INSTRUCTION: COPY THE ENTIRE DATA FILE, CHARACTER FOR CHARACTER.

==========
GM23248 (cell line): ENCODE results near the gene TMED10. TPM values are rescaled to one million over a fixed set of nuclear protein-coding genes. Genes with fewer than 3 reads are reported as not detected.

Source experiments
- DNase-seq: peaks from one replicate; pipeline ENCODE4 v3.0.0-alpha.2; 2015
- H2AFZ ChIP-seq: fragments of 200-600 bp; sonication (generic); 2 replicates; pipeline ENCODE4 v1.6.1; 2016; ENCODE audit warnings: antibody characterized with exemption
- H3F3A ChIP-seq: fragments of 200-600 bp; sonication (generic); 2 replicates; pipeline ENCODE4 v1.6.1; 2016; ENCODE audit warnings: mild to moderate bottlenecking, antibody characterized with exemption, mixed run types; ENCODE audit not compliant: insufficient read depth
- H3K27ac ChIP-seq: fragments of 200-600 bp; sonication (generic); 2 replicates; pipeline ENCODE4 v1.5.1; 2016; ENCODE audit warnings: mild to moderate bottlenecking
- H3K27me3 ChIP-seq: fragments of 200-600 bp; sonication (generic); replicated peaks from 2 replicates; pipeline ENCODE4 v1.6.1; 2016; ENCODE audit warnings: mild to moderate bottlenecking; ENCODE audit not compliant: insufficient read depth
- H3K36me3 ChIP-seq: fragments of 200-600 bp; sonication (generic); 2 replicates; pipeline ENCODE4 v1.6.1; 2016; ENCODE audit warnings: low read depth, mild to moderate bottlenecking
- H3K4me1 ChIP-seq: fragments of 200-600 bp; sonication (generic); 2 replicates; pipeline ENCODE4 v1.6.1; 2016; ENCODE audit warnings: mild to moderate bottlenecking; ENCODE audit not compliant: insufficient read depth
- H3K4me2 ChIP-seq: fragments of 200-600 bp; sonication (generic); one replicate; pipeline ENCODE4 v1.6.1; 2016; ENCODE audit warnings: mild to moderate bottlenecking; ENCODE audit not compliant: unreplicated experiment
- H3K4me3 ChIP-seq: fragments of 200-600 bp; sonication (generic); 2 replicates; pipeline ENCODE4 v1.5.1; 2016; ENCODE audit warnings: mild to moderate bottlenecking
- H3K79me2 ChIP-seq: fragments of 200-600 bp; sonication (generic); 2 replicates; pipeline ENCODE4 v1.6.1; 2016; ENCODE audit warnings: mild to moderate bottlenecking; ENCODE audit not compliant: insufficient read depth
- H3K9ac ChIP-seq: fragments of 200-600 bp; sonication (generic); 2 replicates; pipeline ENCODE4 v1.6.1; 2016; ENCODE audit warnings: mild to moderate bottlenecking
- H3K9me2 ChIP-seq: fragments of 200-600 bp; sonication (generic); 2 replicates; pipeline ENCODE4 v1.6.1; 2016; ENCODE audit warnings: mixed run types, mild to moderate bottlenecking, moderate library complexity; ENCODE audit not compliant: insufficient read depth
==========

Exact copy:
GM23248 (cell line): ENCODE results near the gene TMED10. TPM values are rescaled to one million over a fixed set of nuclear protein-coding genes. Genes with fewer than 3 reads are reported as not detected.

Source experiments
- DNase-seq: peaks from one replicate; pipeline ENCODE4 v3.0.0-alpha.2; 2015
- H2AFZ ChIP-seq: fragments of 200-600 bp; sonication (generic); 2 replicates; pipeline ENCODE4 v1.6.1; 2016; ENCODE audit warnings: antibody characterized with exemption
- H3F3A ChIP-seq: fragments of 200-600 bp; sonication (generic); 2 replicates; pipeline ENCODE4 v1.6.1; 2016; ENCODE audit warnings: mild to moderate bottlenecking, antibody characterized with exemption, mixed run types; ENCODE audit not compliant: insufficient read depth
- H3K27ac ChIP-seq: fragments of 200-600 bp; sonication (generic); 2 replicates; pipeline ENCODE4 v1.5.1; 2016; ENCODE audit warnings: mild to moderate bottlenecking
- H3K27me3 ChIP-seq: fragments of 200-600 bp; sonication (generic); replicated peaks from 2 replicates; pipeline ENCODE4 v1.6.1; 2016; ENCODE audit warnings: mild to moderate bottlenecking; ENCODE audit not compliant: insufficient read depth
- H3K36me3 ChIP-seq: fragments of 200-600 bp; sonication (generic); 2 replicates; pipeline ENCODE4 v1.6.1; 2016; ENCODE audit warnings: low read depth, mild to moderate bottlenecking
- H3K4me1 ChIP-seq: fragments of 200-600 bp; sonication (generic); 2 replicates; pipeline ENCODE4 v1.6.1; 2016; ENCODE audit warnings: mild to moderate bottlenecking; ENCODE audit not compliant: insufficient read depth
- H3K4me2 ChIP-seq: fragments of 200-600 bp; sonication (generic); one replicate; pipeline ENCODE4 v1.6.1; 2016; ENCODE audit warnings: mild to moderate bottlenecking; ENCODE audit not compliant: unreplicated experiment
- H3K4me3 ChIP-seq: fragments of 200-600 bp; sonication (generic); 2 replicates; pipeline ENCODE4 v1.5.1; 2016; ENCODE audit warnings: mild to moderate bottlenecking
- H3K79me2 ChIP-seq: fragments of 200-600 bp; sonication (generic); 2 replicates; pipeline ENCODE4 v1.6.1; 2016; ENCODE audit warnings: mild to moderate bottlenecking; ENCODE audit not compliant: insufficient read depth
- H3K9ac ChIP-seq: fragments of 200-600 bp; sonication (generic); 2 replicates; pipeline ENCODE4 v1.6.1; 2016; ENCODE audit warnings: mild to moderate bottlenecking
- H3K9me2 ChIP-seq: fragments of 200-600 bp; sonication (generic); 2 replicates; pipeline ENCODE4 v1.6.1; 2016; ENCODE audit warnings: mixed run types, mild to moderate bottlenecking, moderate library complexity; ENCODE audit not compliant: insufficient read depth